- California’s state legislature is close to passing two separate bills related to the price of prescription drugs. The bills, which confront rising prices and coupons and discounting strategies used by drug companies, have each passed one chamber. If the bills pass and become law, California would join a growing number of states that are tackling the rising cost of prescription drugs.
California could be the next state to pass legislation that curbs the practices of the pharmaceutical industry.
The state’s one key vote away from passing two separate bills that hope to increase transparency around the way drug prices are set and lower costs for patients.
California’s taken a stab at confronting the rising cost of prescription drugs before. In the November 2016 election, a proposition that would have capped California state prescription drug prices at the price the Department of Veterans Affairs pays for them was defeated, with 54% of residents voting against it.
But the state’s attempts to curb drug pricing hasn’t slowed down. In 2017 alone, members of the state’s legislature have introduced at least four bills, two of which are still making their way through the legislative process.
The farthest along is SB-17, a bill that’s gotten under biotech executives’ skin. The bill would require companies to disclose more information that the executives argue could undercut competition, including a 60-day notice of increases to a drug’s price if it costs more than $40. It originally passed the Senate in May, but with its amendments it needs to pass the Senate again before going to the governor.
SB-17 has faced a lot of opposition from the pharmaceutical industry.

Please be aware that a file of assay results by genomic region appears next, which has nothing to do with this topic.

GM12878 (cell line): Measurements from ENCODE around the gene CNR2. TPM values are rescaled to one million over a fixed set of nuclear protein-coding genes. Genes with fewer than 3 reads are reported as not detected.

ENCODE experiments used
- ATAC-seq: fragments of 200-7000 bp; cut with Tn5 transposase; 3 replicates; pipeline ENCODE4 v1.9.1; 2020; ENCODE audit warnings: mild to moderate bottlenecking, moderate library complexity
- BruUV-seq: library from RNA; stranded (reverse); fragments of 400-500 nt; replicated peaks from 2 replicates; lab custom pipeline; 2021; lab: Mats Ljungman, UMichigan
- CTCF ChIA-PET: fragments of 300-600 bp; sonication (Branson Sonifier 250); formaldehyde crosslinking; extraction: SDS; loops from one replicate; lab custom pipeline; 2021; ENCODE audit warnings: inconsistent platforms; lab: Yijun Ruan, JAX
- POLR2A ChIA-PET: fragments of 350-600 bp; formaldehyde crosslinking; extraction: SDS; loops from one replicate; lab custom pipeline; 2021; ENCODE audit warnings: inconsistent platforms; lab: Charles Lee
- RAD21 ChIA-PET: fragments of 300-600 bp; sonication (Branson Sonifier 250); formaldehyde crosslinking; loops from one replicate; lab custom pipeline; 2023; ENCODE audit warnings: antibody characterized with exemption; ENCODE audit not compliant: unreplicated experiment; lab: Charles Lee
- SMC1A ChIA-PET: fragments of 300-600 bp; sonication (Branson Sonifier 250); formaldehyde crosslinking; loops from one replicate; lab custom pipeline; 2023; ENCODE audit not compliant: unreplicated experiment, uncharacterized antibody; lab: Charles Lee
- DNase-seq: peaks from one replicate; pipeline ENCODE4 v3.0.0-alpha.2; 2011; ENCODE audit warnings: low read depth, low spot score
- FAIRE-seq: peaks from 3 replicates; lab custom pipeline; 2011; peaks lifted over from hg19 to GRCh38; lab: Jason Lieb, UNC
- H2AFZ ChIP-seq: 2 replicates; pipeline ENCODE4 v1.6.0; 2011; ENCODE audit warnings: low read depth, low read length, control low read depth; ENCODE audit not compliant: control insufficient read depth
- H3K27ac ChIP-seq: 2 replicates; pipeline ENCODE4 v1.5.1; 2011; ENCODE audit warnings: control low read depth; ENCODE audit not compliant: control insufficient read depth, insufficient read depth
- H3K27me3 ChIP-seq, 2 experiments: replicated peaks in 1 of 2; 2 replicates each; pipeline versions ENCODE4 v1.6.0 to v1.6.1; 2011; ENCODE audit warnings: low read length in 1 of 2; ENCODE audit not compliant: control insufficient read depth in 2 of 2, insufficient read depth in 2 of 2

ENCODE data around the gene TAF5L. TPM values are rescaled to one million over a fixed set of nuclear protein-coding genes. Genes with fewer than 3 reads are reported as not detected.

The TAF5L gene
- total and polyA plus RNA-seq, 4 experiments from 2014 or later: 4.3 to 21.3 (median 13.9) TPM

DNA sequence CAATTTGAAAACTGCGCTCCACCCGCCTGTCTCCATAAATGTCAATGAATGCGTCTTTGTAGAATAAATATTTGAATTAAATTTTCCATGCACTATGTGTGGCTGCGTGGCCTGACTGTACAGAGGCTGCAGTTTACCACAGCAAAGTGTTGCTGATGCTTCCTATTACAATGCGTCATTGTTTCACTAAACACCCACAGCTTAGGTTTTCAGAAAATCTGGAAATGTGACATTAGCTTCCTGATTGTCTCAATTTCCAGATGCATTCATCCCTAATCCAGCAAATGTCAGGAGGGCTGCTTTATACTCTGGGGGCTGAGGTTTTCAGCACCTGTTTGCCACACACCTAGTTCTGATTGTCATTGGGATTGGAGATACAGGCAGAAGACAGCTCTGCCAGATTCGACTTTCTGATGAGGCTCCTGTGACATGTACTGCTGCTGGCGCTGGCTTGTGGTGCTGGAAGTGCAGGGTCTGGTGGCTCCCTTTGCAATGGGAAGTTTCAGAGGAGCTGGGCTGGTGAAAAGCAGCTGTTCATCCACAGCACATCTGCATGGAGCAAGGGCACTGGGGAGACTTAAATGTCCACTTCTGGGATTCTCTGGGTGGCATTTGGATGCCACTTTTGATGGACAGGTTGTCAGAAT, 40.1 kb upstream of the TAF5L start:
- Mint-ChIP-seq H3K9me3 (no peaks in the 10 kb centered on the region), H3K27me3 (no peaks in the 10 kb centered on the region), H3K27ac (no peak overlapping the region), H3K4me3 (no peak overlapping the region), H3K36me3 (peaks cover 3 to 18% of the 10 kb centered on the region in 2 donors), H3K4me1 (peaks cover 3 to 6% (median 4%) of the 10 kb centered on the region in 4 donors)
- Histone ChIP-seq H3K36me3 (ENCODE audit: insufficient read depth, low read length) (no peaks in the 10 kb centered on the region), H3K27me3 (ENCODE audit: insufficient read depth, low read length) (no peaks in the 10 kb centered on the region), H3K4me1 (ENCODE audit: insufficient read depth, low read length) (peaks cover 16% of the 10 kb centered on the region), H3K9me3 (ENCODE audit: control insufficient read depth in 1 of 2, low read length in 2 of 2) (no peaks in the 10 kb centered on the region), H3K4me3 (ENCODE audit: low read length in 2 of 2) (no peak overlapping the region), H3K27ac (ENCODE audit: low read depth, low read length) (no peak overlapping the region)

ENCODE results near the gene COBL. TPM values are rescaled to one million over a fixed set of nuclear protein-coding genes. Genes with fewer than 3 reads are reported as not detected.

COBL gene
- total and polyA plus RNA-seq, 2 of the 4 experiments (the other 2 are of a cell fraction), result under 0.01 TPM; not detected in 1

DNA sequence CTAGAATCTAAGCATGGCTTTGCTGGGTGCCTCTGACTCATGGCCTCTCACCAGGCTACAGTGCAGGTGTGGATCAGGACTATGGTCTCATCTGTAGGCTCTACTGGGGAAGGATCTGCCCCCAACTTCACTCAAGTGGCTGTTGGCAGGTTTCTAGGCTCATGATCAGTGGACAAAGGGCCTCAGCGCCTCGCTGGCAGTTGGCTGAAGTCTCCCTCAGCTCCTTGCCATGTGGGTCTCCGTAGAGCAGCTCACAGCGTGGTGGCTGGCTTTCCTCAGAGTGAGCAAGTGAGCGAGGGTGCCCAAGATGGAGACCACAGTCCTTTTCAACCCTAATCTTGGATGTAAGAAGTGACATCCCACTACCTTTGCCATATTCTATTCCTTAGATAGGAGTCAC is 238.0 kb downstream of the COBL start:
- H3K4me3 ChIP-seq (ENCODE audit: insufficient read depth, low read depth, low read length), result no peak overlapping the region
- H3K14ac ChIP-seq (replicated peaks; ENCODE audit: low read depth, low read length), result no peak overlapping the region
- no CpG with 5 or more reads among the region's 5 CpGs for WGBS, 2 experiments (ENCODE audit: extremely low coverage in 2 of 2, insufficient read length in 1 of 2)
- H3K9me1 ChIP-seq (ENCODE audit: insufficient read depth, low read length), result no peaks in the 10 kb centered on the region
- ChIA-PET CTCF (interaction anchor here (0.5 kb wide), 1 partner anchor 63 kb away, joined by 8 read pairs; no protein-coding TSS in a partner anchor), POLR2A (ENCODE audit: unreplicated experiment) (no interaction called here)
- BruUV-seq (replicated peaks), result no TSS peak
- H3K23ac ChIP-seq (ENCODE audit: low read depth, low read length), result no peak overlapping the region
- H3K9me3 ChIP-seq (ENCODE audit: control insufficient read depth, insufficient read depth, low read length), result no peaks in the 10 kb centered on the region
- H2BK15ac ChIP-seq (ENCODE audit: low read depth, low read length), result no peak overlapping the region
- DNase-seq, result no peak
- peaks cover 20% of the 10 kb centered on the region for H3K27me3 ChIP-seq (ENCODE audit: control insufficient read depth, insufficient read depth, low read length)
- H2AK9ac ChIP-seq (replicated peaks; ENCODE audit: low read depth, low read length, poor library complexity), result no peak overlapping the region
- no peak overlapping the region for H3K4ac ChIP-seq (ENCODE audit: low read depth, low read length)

“It won’t help Californians access needed medicine or make their costs at the pharmacy counter any lower,” Priscilla VanderVeer, a spokeswoman for the Pharmaceutical Research and Manufacturers of America, the drug industry’s lobbying group, told The Mercury News. “It won’t even paint a complete picture of prescription drug spending since it only calls for information on list prices rather than the final cost after discounts and rebates.”
The other bill is AB-265. The bill would prohibit drug companies from offering coupons and other discounts to brand name drugs if there’s a cheaper generic alternative available at the pharmacy. AB-265 passed the senate in a 23-15 vote on Tuesday and still needs to pass the assembly before it can go to the governor.
In the past few months, a handful of states have introduced new drug transparency laws. Nevada, which passed its bill focused on the price of diabetes medications in June, has since faced a lawsuit from industry lobbying groups. The lawsuit argues that the law would infringe on trade secret protections and potentially violate patient rights.
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